Thursday, February 14, 2008

Sweet Clara And The Freedom Quilt


I have many books with audio tapes as a result of more than 25 years of elementary classroom service. I decided to digitize some so as to make "ebook read alongs for ."
It's pretty time consuming and I didn't want to post one in its entirety so as to violate copy write laws. I thought I's start with this one for this site. However, in doing online research to provide additional resources I discovered that there's quite a controversy surrounding this book and the whole concept of freedom quilts.
Here's one source

From Meme to Monument: How the Underground Railroad Quilt Code Ended up on a Statue of Frederick Douglass by Leigh Fellner
Noted quilter, lecturer, writer and researcher Leigh Fellner presents an overview of a controversy which has evolved in the past eight years involving assertions that coded quilts were used to help escaping African-American slaves prior to the Civil War. For those not familiar with the myth or who want to know more, here are the facts ... and you can decide.
Ask anyone you know about quilts in American history, and odds are you will hear that in the first half of the 19th century, encoded quilts were used to help African-Americans escape north from slavery to freedom. You might be told no concrete evidence of an Underground Railroad Quilt Code has ever been found. But you are unlikely to hear that all the evidence argues against even the theory such a system either did exist, or needed to. The Quilt Code includes patterns known to have originated in the 20th century. It contains messages that either have nothing to do with escaping, tells fugitives to do things that would put them in danger, or are so obvious as to be insulting. Most fugitives headed south, not north; most traveled alone; few planned their escapes; and even fewer were assisted by the Underground Railroad. And neither quilts nor the circuitous route the Code describes appear in any first-person fugitive or Underground Railroad account, or indeed anywhere at all until the late 20th century.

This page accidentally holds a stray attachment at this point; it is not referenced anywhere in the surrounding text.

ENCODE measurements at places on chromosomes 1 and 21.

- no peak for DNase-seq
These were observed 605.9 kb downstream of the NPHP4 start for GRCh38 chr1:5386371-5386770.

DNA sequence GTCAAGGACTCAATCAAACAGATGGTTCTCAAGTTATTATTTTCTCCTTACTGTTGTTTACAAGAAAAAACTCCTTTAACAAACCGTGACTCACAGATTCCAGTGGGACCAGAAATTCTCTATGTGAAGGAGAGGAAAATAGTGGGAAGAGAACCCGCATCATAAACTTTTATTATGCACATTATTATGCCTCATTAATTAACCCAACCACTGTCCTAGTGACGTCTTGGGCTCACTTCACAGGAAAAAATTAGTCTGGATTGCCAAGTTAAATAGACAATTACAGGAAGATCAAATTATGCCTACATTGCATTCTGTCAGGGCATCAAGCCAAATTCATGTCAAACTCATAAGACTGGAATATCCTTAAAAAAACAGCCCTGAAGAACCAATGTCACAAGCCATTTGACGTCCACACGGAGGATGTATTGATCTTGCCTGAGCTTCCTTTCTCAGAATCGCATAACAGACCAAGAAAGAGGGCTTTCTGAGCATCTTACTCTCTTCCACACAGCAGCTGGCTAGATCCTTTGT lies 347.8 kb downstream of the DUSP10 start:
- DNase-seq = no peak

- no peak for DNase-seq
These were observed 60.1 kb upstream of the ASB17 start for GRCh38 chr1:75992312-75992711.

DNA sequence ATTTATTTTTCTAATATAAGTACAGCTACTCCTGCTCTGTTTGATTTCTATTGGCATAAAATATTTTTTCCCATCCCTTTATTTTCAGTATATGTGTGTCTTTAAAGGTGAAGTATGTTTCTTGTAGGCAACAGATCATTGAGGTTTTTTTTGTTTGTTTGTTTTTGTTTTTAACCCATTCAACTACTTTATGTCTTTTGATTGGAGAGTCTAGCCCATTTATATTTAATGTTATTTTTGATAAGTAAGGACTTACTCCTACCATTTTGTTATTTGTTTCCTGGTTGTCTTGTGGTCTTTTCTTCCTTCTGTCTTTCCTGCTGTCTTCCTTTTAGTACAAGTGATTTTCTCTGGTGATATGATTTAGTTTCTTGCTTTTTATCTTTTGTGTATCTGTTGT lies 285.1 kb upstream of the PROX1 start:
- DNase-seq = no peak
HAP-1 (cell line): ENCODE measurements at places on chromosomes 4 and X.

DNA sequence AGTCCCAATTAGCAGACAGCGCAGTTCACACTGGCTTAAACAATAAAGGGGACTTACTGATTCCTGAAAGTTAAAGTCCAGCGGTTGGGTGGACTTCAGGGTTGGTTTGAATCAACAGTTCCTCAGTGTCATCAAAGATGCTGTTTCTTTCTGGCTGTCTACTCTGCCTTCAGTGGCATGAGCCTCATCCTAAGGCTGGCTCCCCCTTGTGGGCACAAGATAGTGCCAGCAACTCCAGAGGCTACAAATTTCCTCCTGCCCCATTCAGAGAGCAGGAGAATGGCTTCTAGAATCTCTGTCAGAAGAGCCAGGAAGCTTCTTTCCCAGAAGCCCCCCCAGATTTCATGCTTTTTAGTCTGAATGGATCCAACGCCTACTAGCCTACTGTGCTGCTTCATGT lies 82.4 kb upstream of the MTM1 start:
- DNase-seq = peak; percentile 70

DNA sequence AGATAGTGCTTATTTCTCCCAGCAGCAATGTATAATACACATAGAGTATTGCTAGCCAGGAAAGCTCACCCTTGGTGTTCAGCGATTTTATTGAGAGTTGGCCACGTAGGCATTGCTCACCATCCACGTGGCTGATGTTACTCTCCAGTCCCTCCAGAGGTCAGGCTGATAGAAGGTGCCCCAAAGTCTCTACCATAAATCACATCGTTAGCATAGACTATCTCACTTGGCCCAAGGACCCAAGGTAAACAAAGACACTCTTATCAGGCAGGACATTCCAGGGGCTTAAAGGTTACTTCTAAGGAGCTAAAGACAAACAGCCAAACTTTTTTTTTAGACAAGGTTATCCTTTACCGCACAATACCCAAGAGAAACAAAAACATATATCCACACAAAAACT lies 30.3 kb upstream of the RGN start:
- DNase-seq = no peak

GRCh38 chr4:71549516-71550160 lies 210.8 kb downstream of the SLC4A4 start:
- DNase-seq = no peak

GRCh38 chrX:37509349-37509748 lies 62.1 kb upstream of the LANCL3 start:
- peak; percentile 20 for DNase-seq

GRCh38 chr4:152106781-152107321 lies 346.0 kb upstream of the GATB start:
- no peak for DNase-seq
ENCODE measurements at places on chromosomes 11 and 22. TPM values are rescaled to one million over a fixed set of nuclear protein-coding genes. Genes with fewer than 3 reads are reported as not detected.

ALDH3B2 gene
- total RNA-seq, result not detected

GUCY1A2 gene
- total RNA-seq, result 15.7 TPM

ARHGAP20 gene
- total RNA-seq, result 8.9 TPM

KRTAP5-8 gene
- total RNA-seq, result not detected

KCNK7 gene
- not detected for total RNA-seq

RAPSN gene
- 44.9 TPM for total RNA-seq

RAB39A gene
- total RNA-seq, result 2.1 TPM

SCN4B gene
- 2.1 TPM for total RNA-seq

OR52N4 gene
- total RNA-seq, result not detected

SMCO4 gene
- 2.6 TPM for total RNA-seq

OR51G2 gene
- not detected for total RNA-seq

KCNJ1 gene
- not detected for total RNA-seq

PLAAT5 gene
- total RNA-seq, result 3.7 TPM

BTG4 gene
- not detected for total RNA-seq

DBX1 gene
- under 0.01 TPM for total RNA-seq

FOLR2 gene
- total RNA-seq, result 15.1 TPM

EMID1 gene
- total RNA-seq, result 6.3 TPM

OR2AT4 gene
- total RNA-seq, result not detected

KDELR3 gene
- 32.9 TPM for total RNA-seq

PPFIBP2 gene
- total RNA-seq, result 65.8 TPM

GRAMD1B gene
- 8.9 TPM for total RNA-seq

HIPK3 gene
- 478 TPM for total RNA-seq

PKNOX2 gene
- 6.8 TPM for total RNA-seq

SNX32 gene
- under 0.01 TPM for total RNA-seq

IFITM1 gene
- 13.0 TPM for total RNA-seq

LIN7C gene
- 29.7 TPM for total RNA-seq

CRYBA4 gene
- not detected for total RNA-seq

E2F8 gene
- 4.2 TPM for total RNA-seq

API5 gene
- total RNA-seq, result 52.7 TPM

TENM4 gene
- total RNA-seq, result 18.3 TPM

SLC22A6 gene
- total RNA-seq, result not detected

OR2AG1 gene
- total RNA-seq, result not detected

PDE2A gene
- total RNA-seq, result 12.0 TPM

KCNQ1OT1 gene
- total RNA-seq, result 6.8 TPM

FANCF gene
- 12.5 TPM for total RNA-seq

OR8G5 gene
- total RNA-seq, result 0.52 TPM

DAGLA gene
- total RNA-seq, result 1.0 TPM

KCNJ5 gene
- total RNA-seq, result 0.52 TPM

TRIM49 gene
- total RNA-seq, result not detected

The Code is so ahistorical that for years after the 1999 publication of Hidden in Plain View, much of the academic community dismissed it as harmless nonsense to which a scholarly response would only lend a sort of legitimacy. In the quilt world, some worried that doubting the story's veracity or the authors' scholarship would distress its proponents, who were often described as pleasant and well-meaning. One white quilter likely spoke for many when, mistakenly presuming both a widespread embrace of the Code by blacks and a dearth of recorded African-American history, she wrote me that "maybe they just need something to cling to". (In fact, most of those promoting the Code - and profiting from it - are white; Quilt Code Museum owner Teresa Kemp has complained that few of her visitors are African-American.)
Virtually uncontested, within a year of HIPV's publication the Quilt Code had become a common feature in teaching guides for Black History Month. In 2005, Ohio school board members commissioned a giant Code mural for their new high school. In 2007, the City of New York announced that over the objections of historians (including Douglass biographer David Blight, director of Yale's Gilder Lehrman Center for the Study of Slavery, Resistance, and Abolition) the Quit Code would be featured on a $15M, taxpayer-funded Central Park monument to abolitionist and former slave Frederick Douglass. The project historian had simply assumed the Code was documented fact. (The design is under review; revision of the monument would require a complete overhaul.)